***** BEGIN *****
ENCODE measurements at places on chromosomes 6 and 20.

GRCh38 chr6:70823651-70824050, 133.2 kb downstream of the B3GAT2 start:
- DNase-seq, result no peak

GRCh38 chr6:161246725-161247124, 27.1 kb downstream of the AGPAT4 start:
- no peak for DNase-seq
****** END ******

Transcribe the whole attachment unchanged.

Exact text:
ENCODE measurements at places on chromosomes 6 and 20.

GRCh38 chr6:70823651-70824050, 133.2 kb downstream of the B3GAT2 start:
- DNase-seq, result no peak

GRCh38 chr6:161246725-161247124, 27.1 kb downstream of the AGPAT4 start:
- no peak for DNase-seq